Rineke Dijkstra Retrospective at SFMOMA
Rineke Dijkstra, a contemporary photography artist from Amsterdam, has an uncanny ability to shoot portraits of people torn by conflicting desires to grab attention and simultaneously shy away from the spotlight. Centered in a vast void of the frame and washed in bright light, her awkward adolescents, unadorned new mothers, blood-smeared bullfighters, and unfazed-by-constant-danger young soldiers look straight at the viewer, conveying their whole lives with this one glance into the camera that reveals everything, conceals nothing.
The photographer behind the camera can be perceived as a savvy and experienced psychologist, a sophisticated analyst of the human soul, a calculating constructor of the image, maybe a puppeteer.
In reality the artist, whose self-portrait opens the exhibition Rineke Dijkstra: A Retrospective at the San Francisco Museum of Modern Art, looks more like one of her subjects in a striped one-piece, rubber swim cap and goggles, standing with her hands to her face, exhausted after thirty laps in the pool, when she “had to abandon all posing” in an empty shower room in a swimming pool facility.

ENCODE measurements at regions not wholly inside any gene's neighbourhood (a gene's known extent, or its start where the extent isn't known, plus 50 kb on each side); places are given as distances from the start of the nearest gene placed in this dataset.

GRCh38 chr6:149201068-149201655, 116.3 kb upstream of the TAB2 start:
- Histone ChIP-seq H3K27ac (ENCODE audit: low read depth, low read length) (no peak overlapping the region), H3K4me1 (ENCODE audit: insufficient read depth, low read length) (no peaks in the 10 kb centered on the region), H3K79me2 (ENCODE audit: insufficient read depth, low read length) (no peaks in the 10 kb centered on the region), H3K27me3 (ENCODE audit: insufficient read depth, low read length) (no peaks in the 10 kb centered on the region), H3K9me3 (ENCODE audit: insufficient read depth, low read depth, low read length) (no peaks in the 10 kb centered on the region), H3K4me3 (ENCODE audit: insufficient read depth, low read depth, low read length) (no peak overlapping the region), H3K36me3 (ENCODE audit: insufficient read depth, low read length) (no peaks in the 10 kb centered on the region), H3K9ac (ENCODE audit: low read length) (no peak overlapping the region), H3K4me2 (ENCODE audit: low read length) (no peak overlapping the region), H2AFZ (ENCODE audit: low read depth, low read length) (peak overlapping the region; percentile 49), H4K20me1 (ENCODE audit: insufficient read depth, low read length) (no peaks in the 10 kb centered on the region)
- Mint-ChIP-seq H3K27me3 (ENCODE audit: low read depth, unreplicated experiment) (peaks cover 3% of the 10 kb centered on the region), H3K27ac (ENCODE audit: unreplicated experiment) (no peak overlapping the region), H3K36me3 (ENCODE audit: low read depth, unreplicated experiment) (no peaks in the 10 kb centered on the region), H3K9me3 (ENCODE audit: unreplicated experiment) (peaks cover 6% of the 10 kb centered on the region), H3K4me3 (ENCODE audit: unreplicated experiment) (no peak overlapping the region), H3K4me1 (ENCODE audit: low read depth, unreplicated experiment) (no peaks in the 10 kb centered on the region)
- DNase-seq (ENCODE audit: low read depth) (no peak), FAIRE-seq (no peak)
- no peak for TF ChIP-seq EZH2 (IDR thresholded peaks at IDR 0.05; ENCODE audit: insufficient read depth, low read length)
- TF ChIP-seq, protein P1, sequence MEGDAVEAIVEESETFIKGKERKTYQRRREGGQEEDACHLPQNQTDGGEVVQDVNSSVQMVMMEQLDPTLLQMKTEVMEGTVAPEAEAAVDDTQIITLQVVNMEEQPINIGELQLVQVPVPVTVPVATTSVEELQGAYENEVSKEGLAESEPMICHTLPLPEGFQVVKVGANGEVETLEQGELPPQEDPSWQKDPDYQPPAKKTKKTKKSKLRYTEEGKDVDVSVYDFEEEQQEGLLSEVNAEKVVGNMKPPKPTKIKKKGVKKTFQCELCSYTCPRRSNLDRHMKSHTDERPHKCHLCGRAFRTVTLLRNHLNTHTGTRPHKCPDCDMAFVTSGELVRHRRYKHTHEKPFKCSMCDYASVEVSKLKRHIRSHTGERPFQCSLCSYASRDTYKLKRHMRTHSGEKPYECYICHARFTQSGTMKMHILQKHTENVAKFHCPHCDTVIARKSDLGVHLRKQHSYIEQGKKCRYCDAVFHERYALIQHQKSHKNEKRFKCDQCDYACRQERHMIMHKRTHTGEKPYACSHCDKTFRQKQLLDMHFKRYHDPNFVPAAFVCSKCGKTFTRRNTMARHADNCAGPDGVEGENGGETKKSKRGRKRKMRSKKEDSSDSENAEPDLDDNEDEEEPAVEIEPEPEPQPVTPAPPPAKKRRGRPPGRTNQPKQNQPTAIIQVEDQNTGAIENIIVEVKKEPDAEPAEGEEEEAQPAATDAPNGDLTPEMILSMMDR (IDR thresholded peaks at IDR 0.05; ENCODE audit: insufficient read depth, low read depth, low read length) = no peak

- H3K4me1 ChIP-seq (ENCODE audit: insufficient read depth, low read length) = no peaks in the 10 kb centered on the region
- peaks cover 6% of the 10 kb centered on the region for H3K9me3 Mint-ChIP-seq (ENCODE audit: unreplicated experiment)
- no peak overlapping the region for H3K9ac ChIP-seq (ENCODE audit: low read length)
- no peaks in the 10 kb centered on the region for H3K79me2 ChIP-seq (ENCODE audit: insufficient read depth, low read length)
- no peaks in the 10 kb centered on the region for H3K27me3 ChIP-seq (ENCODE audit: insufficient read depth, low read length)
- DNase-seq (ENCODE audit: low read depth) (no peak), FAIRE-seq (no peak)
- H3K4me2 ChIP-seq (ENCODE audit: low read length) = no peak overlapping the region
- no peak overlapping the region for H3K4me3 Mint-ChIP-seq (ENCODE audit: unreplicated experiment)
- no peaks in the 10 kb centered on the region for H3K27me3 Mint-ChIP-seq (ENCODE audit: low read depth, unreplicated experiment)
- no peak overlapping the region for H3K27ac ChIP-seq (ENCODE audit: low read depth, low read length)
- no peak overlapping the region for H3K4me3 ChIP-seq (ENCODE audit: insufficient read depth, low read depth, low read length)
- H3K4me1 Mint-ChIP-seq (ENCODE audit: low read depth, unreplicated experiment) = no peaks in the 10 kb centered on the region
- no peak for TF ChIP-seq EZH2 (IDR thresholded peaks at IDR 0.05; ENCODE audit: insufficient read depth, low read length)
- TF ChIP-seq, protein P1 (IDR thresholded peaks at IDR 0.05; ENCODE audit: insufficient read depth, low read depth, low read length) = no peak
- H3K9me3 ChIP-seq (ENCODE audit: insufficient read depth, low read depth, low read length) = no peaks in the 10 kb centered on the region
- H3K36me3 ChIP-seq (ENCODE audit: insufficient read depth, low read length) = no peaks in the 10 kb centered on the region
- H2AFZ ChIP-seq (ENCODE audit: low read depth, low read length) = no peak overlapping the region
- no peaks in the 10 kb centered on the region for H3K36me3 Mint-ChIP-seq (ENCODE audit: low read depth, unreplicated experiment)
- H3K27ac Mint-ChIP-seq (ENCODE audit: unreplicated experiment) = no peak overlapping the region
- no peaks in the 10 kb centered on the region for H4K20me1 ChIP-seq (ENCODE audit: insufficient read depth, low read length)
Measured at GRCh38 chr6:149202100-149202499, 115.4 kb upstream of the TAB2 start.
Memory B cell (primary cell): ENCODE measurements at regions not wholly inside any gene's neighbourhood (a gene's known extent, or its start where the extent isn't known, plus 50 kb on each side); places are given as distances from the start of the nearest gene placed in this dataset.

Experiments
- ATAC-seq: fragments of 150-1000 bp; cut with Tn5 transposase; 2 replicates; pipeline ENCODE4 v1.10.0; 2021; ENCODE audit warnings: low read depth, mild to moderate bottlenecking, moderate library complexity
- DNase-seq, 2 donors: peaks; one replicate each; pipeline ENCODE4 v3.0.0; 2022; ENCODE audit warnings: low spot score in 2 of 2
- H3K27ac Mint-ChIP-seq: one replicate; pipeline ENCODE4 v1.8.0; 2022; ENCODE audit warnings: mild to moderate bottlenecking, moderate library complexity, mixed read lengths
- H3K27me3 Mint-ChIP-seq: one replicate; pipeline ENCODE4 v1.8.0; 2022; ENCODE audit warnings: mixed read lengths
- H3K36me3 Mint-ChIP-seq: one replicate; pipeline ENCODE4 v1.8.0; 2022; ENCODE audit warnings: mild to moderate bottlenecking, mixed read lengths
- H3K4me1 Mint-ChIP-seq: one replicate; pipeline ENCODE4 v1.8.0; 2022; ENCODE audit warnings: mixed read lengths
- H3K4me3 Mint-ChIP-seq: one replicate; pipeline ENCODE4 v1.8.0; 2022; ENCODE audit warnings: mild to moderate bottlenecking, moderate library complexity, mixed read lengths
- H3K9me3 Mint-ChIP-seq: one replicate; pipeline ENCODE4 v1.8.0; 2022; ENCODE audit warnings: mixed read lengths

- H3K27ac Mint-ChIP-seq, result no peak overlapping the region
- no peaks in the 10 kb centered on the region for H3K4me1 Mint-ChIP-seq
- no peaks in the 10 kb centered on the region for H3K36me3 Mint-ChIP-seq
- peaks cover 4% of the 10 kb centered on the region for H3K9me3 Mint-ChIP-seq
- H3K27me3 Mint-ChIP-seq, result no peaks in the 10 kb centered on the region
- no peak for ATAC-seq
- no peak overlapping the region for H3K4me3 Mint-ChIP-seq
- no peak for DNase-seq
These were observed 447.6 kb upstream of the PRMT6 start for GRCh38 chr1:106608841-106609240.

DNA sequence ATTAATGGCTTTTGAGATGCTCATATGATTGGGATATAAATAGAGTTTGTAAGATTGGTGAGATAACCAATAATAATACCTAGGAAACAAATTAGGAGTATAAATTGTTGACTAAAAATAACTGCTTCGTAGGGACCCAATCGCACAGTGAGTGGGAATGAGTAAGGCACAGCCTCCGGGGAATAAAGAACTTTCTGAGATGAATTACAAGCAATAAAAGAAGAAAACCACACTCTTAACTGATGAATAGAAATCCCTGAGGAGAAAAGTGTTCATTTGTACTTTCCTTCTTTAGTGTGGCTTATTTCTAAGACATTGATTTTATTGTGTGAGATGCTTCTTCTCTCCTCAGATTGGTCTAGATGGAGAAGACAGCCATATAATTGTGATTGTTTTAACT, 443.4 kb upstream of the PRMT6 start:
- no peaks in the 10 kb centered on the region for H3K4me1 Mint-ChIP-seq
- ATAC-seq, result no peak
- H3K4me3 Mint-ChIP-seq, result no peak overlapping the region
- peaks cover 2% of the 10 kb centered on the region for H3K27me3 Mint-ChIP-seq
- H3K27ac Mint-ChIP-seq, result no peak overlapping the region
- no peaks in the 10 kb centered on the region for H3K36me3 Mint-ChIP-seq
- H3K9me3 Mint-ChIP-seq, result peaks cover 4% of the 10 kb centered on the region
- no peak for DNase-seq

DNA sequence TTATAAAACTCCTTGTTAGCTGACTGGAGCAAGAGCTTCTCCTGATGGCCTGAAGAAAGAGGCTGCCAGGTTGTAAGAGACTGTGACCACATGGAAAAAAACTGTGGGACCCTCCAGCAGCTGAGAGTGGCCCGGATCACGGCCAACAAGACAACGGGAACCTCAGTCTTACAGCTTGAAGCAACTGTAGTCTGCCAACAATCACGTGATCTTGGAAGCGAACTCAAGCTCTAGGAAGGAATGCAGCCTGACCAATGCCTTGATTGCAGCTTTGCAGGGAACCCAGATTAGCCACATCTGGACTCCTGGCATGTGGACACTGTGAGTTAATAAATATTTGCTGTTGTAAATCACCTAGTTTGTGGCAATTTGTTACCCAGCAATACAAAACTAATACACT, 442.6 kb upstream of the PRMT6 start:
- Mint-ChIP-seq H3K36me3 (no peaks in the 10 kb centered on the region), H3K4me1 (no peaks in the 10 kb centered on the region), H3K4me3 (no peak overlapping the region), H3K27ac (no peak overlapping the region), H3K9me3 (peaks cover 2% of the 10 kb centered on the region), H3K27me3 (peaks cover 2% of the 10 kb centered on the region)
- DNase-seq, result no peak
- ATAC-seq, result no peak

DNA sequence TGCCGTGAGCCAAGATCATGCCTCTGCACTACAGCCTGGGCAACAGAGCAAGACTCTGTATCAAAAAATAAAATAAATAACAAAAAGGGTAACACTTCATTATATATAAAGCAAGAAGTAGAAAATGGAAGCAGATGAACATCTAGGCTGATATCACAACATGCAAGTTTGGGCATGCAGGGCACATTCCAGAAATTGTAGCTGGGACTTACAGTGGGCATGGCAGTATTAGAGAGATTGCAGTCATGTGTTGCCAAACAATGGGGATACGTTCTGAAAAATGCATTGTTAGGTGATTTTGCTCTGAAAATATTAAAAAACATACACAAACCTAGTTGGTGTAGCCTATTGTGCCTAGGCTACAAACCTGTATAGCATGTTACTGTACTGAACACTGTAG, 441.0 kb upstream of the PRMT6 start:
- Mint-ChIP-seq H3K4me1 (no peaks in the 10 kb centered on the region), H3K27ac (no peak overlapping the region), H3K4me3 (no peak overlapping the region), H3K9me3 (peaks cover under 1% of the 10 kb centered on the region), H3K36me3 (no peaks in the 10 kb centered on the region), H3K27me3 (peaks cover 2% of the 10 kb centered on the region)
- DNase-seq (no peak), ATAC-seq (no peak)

Facing a Q&A crowd at the show opening, she mumbled her words and nervously scratched the top of her head in search of a satisfying answer.
But to know and appreciate this artist, finely attuned to her tender subjects, it is not necessary to hear her speak. All the answers are in her art, which is impossible to ignore, mistake for someone else’s, or forget. Seeing Rineke Dijkstra is believing that her piercing art stems from compassion, not cold observation, from relevancy, not calculation, from bringing her own human warmth and poignancy into her depictions of others.
The exhibition, co-organized by SFMOMA and the Solomon R. Guggenheim Museum, New York, is the artist’s first mid-career retrospective in America, and her first solo show in San Francisco. It features nearly 70 color photographs in series, like Beach Portraits (1992-2002); Streets (1993-96); Bullfighters (1994, 2000); New Mothers (1994), Israeli Soldiers (1999-2003) etc., striking individual portraits in succession of time and life events – Olivier (2000-03); Chen and Efrat (1999-2005), and five fascinating video installations, like The Buzz Club (1996-97), I See A Woman Crying (Weeping Woman) (2009), and others.
Rineke Dijkstra: A Retrospective is on view at SFMOMA, 151 Third St., San Francisco, through May 28, and then at the Solomon R. Guggenheim Museum, New York, from June through October 2012. More information at SF MOMA.